VMLY&R’s Andrew Dimitriou explains how, today, content is at the intersection of technology, creativity, and culture.
Content is changing, and so is the way agencies are approaching its creation. Andrew Dimitriou, CEO of VMLY&R for Europe, Middle East & Africa (EMEA), sat with Communicate to discuss how modern content is reshaping expectations, outputs and agencies’ way to come up with ideas that people will be interested in.
How do you define content today?
We see content in three layers, working up to building what the brand promise is. A brand may have a message they want to get throughout the year: that’s the consistent, long-term content. Then, there are moments – content that we see as supporting that overarching message. And there is the ‘here & now’ – things like what has happened in culture today, that we can build content off tomorrow and help that overarching brand messages. We believe that brands build over time and moments matter. That’s the duality now.
Building connected brands is how we create differentiation for our client partners. Businesses now have to be able to operate within this Venn diagram of technology, creativity and culture, and that’s our wheelhouse and the prism that VMLY&R looks at all of our work through.
How important is content to brands today?
I believe we will see an ever-increasing need for high-quality content and experiences. And creative agencies will be at the heart of the upgrade that businesses need and people demand.
Importantly, no matter what the ask is, we always take the time to step back and assess the business problem that we’re trying to solve, and how we can tackle it in a customer-centric way.
Content that works creates emotional connections with people and between people. It always has an underlying human truth, serves a purpose in people’s lives, and, in an ideal world, connects with society broadly.
For example, in Poland, two of our client partners wanted to raise awareness of key cultural issues such as gender portrayal, equal rights, and sexism. The human truth is that in Poland, people were learning about women the wrong way. So, our Poland team developed a content-driven campaign in which they bought a porn magazine and turned its last issue into a magazine promoting progressive narratives of femininity before shutting it down. We also turned the magazine’s online channels into an ongoing education platform. The reaction has been amazing. The media were talking about it; people were talking about it; we won a Titanium Lion and the Grand Prix for Glass at the Cannes Lions International Festival of Creativity. This work connected on an emotional level and has had an impact on society at large.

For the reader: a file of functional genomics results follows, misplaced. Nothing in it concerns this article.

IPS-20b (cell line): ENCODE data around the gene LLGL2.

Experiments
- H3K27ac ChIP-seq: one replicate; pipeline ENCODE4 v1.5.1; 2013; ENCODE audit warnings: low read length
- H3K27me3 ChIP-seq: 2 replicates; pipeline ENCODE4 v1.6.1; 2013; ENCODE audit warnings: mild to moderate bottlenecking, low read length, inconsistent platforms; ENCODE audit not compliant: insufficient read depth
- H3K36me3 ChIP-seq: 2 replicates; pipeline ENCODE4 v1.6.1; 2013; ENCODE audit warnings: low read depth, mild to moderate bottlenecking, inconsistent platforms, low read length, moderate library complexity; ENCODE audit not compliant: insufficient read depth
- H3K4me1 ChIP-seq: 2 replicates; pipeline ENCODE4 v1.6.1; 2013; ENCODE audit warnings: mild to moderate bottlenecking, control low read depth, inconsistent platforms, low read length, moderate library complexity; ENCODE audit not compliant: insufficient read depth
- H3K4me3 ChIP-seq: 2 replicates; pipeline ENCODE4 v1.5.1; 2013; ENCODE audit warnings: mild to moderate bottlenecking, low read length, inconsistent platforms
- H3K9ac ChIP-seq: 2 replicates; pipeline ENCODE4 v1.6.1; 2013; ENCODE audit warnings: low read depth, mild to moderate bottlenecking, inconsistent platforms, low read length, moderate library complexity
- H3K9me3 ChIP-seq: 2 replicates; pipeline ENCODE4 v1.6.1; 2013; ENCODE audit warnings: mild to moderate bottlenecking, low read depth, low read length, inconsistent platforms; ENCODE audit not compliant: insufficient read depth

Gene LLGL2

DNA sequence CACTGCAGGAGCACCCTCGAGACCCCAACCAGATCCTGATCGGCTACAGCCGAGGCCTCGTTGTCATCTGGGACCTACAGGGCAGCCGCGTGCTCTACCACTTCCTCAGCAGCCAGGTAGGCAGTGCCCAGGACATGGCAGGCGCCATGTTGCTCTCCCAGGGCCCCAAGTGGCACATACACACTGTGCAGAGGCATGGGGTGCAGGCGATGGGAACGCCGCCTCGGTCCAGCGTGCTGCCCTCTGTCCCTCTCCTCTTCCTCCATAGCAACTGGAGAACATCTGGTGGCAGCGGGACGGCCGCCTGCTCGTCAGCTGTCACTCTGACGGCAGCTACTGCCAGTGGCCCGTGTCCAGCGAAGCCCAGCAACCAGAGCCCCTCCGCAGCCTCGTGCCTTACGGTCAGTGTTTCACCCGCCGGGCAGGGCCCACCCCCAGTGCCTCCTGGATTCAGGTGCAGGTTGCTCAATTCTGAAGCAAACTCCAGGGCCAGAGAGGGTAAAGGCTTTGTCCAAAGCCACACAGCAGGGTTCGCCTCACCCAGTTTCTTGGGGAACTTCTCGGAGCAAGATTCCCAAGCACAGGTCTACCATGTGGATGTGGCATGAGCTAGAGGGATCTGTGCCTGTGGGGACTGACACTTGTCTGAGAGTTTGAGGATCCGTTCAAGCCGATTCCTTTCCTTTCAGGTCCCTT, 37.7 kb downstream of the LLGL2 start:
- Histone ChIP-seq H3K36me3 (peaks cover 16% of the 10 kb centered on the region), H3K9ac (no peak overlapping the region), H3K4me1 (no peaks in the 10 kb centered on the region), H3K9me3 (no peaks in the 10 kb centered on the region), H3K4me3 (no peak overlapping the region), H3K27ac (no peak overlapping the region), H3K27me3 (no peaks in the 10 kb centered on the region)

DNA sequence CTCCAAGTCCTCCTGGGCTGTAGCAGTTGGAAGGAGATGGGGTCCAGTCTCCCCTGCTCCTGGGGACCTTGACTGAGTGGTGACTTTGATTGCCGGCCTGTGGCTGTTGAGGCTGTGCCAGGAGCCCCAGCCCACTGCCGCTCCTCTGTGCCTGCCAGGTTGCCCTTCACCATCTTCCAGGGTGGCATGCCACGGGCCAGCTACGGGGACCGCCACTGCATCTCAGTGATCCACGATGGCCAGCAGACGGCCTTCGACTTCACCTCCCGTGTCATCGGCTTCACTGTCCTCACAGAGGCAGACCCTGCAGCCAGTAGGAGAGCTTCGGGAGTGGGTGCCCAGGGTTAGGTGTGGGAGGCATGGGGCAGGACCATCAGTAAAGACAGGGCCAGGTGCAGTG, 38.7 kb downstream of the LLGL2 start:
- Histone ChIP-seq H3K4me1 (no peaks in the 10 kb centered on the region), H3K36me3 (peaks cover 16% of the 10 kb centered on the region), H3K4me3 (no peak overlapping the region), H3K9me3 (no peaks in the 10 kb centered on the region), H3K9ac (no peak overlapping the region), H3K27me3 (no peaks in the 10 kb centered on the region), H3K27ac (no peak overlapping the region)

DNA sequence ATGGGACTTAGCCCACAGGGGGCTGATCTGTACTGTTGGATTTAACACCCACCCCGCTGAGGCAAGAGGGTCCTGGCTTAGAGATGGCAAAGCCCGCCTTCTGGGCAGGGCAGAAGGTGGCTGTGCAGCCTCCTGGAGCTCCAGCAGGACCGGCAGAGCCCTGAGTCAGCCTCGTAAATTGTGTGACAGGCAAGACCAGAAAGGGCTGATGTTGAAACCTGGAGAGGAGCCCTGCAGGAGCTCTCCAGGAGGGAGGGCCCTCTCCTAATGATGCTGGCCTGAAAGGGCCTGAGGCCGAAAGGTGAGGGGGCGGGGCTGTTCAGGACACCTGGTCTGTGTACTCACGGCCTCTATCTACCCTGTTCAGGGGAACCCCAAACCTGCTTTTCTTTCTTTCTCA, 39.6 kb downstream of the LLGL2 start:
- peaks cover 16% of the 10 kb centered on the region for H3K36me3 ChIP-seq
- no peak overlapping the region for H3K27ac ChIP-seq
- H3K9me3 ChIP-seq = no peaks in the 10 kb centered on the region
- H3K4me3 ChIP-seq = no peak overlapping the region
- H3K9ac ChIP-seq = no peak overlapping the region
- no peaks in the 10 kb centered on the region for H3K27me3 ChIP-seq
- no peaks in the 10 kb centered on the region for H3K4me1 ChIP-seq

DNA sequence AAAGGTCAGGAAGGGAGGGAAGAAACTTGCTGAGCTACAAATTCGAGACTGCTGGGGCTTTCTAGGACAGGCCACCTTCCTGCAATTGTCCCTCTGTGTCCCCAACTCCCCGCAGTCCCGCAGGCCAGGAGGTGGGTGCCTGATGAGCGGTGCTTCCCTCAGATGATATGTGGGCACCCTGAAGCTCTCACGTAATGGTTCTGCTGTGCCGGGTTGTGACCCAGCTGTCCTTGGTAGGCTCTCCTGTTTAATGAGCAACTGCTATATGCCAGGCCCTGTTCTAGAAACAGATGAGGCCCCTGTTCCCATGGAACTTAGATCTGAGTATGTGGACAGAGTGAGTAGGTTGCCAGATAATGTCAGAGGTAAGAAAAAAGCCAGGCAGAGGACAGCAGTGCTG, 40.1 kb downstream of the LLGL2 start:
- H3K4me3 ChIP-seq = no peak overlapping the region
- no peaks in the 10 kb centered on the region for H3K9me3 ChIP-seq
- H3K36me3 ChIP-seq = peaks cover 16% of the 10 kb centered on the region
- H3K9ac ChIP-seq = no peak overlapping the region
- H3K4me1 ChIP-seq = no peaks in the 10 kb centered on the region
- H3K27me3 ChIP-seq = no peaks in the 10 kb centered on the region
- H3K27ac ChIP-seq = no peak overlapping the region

When you get technology, creativity and culture together, magic happens. Look at the work we’ve done for Wendy’s in the US; we entered the fight on Fortnite to eliminate all burger freezers from the game instead of buying a sponsorship.
How would you say content is different today from what it was 20-30 years ago?
20-30 years ago, we were publishing, and that’s it. Now, content is about conversations and connections. This is a fundamental shift.
And this is why, when an exercise bike brand runs an ad with underlining gender stereotypes – the man isn’t exercising, the woman is – social media exploded. In one day, the market value of that company plunged, due to the social media outrage.
We live in this world of instant feedback, where cultural moments matter. People have a voice, and they know how to use it.
Should all brands be present on all platforms and produce all types of content?